SAN FRANCISCO — Opponents of a new California transgender students rights law, who claimed earlier this month they had collected enough signatures to force a ballot initiative aimed at repealing the law, may not qualify to put the issue before voters after all.
But as of Friday, early results of a random sampling of petition signatures finds that only 76.7% of signatures submitted are valid, indicating that if the trend holds, the referendum initiative would fail.
Local elections boards have until January 8 to verify petitions in a random sample of 3 percent or 500 signatures, whichever is greater. The sample is compared and authenticated against the rolls of registered voters in each jurisdiction.
California state law provides that in the authentication process, if the statewide random sample total projects more than 110 percent of the required amount of signatures, the referendum would qualify for the ballot.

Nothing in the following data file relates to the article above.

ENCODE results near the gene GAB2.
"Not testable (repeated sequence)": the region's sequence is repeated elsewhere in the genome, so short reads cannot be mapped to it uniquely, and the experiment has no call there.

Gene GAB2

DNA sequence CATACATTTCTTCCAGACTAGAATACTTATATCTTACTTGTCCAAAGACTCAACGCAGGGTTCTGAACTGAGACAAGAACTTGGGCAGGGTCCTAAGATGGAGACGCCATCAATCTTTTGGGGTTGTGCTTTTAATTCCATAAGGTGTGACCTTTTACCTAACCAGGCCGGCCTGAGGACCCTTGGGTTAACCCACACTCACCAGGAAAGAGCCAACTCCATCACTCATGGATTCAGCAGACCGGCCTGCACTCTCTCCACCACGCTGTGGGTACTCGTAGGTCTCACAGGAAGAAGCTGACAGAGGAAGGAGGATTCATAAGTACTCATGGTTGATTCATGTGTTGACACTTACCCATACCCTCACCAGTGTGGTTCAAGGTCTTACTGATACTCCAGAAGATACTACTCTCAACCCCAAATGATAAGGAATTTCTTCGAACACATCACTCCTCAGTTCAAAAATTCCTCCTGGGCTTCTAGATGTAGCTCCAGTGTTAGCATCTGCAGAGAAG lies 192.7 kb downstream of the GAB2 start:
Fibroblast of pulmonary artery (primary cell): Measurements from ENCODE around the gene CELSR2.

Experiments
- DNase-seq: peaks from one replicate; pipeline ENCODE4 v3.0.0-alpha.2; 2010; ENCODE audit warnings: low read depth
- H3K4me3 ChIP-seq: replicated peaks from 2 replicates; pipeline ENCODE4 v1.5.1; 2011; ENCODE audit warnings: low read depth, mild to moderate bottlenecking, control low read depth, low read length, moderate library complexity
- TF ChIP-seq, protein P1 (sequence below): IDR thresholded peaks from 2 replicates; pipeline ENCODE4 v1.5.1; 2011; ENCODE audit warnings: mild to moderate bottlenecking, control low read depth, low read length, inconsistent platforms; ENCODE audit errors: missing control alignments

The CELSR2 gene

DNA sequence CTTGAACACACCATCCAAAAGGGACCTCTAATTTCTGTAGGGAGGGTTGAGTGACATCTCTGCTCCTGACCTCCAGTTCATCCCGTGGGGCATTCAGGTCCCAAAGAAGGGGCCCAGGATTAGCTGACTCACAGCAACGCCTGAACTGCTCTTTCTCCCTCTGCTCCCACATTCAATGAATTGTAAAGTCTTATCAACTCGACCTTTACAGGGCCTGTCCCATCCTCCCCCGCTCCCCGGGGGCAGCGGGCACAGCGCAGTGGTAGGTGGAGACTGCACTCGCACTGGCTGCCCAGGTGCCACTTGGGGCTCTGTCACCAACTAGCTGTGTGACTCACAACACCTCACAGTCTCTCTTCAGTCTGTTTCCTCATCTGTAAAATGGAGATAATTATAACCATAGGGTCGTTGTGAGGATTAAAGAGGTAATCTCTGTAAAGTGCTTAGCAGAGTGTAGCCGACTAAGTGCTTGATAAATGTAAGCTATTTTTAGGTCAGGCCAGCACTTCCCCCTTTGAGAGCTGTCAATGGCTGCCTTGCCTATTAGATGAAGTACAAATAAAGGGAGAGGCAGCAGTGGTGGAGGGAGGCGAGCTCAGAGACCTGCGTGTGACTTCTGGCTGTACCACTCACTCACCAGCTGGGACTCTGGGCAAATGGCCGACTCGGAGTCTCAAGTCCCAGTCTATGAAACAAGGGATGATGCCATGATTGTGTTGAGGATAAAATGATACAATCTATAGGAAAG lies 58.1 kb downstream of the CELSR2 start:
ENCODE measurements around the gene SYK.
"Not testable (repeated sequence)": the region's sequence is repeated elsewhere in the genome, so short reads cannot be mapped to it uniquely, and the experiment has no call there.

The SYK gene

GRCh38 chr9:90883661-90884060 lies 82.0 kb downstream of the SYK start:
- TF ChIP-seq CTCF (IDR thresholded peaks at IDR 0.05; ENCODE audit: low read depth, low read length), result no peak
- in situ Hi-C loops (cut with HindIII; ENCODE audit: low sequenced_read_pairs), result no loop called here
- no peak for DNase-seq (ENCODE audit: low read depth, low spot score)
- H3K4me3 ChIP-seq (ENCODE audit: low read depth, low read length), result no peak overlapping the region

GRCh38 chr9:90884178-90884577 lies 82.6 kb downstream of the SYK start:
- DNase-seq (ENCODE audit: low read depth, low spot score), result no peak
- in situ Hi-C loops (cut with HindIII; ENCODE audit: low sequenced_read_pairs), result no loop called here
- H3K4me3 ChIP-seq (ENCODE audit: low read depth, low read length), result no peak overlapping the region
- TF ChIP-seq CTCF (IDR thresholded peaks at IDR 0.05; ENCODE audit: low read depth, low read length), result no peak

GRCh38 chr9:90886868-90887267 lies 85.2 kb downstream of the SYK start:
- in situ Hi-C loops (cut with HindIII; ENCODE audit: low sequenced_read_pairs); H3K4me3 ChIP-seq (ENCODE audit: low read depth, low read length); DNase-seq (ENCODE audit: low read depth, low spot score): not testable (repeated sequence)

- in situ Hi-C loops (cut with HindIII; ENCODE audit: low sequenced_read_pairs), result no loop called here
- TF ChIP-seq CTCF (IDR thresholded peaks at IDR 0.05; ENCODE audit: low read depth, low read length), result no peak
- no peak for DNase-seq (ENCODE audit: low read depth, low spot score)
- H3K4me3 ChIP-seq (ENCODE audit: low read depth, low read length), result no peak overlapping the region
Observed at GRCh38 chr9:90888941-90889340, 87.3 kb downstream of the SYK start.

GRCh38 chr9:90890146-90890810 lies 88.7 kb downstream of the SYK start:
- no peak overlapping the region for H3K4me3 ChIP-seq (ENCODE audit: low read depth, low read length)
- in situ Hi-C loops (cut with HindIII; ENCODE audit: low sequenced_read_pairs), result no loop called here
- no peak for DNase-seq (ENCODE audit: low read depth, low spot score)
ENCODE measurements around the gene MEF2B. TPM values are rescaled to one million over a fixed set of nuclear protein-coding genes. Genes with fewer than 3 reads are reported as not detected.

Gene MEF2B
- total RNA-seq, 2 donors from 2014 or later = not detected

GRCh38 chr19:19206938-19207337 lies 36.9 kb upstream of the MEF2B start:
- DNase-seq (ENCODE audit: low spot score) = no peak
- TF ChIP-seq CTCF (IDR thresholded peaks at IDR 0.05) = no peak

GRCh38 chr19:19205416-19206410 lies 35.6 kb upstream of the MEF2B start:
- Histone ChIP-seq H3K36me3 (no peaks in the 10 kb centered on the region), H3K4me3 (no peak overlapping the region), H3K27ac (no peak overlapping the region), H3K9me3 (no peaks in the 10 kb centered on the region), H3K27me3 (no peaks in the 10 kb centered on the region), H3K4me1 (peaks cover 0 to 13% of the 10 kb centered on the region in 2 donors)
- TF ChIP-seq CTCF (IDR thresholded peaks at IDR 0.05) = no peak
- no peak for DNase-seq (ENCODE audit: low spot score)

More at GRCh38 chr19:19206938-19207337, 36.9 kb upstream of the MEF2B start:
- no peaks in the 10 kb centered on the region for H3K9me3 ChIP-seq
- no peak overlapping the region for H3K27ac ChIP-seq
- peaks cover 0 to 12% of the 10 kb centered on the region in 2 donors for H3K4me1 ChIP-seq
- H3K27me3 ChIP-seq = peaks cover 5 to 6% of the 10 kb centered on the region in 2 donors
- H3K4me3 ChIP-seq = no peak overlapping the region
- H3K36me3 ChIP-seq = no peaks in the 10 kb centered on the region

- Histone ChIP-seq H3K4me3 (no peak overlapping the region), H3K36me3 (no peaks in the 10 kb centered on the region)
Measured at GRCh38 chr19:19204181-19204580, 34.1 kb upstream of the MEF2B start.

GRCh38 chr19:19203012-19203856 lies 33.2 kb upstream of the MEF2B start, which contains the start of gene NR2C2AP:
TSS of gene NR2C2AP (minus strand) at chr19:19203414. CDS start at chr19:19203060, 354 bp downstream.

If the statewide total is less than 95 percent of the required amount of signatures, the referendum would fail to qualify for the ballot.
Once on the ballot, the law is repealed if voters cast more no votes than yes votes on the referendum in question.
Article continues belowNOM operative Frank Schubert, the political strategist handling the signature gathering effort, previously led successful campaigns to block same-sex marriage in Maine and North Carolina.
California is the first state to pass the law, detailing the rights of transgender K-12 students.
One of the provisions gives transgender students the choice of playing on either boys or girls sports teams. It also allows them to choose which restroom that want to use.
Gov. Jerry Brown signed the law, AB1266, in September. It goes into effect Jan. 1.
The goal of the law is to reduce discrimination against transgender students.